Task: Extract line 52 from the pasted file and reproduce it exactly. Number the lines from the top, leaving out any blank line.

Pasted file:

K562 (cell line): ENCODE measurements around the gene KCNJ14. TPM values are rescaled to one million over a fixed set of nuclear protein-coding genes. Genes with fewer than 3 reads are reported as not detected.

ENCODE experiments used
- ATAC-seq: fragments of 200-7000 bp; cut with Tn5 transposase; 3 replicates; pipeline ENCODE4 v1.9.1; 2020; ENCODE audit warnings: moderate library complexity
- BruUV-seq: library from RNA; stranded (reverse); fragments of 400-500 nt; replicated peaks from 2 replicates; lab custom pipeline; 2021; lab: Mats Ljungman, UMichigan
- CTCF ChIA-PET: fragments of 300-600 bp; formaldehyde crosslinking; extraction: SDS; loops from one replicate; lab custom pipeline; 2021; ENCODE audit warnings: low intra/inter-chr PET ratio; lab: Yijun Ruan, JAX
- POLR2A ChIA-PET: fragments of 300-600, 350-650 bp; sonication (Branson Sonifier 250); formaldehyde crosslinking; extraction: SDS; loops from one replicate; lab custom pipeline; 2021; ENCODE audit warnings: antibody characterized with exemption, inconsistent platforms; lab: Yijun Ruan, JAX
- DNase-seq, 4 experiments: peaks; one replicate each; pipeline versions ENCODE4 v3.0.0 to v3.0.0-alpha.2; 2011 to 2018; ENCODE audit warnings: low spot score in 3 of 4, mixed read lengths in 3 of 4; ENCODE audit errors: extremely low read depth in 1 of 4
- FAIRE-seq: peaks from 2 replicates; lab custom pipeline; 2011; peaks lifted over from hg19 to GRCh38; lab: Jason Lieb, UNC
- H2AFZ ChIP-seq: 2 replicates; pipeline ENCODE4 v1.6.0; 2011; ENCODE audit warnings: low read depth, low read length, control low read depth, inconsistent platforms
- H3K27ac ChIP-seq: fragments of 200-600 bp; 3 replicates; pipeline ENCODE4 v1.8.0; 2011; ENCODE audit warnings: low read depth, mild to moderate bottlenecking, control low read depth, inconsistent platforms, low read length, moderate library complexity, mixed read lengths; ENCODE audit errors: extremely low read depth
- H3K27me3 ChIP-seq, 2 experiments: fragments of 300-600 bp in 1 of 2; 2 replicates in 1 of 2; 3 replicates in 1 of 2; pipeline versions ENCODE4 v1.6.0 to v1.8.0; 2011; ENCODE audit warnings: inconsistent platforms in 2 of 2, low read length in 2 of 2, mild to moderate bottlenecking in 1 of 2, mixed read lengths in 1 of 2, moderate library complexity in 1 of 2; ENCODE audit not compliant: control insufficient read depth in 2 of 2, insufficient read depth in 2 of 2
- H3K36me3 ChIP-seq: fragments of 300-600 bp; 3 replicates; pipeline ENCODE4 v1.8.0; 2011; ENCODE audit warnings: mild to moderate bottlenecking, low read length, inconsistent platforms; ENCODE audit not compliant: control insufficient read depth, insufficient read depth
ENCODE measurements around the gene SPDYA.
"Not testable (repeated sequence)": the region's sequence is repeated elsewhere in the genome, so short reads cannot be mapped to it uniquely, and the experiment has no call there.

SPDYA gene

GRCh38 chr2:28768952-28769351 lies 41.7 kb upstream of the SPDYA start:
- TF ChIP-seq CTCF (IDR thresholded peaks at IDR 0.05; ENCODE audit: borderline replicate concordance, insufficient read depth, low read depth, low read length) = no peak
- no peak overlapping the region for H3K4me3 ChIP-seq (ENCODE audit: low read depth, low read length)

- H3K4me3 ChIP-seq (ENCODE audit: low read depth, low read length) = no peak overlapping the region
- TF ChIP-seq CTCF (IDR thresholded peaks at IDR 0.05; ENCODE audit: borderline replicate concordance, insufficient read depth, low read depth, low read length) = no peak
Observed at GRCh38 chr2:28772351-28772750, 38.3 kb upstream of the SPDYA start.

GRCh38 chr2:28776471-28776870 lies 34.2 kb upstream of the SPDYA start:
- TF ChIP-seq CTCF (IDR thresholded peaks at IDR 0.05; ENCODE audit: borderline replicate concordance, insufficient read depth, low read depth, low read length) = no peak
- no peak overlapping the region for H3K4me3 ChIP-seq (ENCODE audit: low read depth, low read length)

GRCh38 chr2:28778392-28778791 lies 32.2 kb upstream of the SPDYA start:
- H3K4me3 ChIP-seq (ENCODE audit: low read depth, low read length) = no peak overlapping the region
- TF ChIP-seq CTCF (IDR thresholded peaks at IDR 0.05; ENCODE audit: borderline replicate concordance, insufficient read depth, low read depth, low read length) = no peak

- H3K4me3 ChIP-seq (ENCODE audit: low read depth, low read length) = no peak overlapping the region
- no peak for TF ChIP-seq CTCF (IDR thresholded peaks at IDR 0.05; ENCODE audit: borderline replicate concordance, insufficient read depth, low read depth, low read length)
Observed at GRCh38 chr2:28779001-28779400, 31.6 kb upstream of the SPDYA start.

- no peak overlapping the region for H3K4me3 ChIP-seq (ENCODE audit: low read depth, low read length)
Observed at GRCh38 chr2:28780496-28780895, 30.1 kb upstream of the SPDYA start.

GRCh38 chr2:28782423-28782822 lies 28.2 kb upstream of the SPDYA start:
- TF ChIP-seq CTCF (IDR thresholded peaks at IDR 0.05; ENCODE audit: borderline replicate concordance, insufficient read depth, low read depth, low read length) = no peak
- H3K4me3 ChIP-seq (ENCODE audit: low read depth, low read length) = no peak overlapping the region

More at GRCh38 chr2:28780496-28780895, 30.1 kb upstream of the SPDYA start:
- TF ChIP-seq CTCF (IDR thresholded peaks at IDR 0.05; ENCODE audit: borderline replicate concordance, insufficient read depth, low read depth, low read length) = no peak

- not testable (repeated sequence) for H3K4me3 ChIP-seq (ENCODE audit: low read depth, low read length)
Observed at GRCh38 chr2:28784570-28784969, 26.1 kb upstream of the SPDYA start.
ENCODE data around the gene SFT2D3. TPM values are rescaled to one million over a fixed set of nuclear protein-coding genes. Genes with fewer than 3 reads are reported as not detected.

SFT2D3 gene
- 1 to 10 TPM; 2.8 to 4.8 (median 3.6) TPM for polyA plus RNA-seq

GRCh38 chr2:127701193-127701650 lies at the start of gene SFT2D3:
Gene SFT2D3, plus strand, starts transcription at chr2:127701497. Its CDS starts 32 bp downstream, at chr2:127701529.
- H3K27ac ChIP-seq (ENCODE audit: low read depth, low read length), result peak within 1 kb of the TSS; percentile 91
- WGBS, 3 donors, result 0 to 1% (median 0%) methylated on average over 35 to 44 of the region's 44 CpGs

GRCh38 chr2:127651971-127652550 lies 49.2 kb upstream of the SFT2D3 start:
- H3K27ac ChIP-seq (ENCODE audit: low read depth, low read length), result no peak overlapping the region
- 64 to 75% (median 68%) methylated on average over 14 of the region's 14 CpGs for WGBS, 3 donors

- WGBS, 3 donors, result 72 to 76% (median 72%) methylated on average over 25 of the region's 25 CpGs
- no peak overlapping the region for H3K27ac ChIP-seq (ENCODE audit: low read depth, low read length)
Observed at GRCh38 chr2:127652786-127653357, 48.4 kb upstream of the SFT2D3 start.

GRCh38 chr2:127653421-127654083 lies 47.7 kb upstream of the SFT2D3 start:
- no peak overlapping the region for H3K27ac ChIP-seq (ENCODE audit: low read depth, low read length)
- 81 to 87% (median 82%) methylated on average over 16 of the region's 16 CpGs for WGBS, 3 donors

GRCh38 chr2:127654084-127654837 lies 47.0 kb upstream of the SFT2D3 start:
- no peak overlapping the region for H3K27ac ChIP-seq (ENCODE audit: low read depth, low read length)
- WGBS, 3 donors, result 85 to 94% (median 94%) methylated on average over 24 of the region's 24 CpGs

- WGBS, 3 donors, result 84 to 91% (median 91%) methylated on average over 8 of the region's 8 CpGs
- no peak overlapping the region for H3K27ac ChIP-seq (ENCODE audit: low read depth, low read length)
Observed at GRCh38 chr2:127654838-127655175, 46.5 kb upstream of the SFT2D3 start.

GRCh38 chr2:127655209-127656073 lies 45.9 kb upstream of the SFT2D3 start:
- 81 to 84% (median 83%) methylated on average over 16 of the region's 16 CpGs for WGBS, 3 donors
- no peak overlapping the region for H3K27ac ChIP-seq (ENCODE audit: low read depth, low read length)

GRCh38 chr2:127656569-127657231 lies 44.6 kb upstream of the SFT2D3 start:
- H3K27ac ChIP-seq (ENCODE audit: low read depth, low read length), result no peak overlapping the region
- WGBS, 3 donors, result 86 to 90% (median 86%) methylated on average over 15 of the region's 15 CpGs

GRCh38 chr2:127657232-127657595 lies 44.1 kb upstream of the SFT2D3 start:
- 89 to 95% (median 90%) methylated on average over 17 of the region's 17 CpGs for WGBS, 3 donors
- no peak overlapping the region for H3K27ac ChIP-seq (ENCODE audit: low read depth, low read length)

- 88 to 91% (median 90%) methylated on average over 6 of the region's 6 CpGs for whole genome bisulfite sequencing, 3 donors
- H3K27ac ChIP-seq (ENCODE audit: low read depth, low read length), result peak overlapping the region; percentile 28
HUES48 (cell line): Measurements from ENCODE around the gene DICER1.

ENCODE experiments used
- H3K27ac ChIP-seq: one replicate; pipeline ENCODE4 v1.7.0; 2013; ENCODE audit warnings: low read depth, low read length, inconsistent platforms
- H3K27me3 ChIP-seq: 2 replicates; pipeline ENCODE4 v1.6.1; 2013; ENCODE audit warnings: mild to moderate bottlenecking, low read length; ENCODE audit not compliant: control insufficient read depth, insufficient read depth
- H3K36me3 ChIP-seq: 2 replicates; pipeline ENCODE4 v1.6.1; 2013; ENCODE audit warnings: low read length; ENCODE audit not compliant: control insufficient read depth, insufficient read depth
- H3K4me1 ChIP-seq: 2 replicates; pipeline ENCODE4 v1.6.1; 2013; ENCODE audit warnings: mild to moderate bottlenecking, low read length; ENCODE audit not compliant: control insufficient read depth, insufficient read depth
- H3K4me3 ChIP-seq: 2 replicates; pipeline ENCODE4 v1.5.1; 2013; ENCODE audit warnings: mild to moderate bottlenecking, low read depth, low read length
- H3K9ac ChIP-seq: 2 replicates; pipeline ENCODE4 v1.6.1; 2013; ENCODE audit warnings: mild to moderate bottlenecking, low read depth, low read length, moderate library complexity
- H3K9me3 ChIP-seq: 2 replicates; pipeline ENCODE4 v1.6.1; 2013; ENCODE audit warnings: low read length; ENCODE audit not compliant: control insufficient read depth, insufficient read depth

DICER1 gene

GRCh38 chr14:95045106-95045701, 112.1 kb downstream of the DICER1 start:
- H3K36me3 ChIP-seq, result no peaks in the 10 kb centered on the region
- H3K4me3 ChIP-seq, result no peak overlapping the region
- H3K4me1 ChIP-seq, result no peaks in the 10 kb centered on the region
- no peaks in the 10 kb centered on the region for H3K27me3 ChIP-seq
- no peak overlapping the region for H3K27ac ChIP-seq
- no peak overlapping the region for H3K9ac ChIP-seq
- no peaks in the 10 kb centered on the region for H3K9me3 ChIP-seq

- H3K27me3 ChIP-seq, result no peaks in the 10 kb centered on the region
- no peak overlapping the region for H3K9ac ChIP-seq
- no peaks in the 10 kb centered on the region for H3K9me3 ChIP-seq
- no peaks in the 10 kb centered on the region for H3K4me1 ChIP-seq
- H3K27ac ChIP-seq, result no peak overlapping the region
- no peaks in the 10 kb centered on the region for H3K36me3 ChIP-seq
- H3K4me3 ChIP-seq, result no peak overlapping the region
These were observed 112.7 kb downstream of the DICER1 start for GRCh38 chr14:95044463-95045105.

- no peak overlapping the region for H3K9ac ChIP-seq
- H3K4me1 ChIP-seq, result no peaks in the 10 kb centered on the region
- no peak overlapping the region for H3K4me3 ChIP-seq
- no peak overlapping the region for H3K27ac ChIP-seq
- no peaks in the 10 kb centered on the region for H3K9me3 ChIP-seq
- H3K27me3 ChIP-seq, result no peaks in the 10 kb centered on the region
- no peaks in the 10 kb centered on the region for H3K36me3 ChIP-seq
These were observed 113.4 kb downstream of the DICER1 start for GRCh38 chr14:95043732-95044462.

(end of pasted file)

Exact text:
Observed at GRCh38 chr2:127652786-127653357, 48.4 kb upstream of the SFT2D3 start.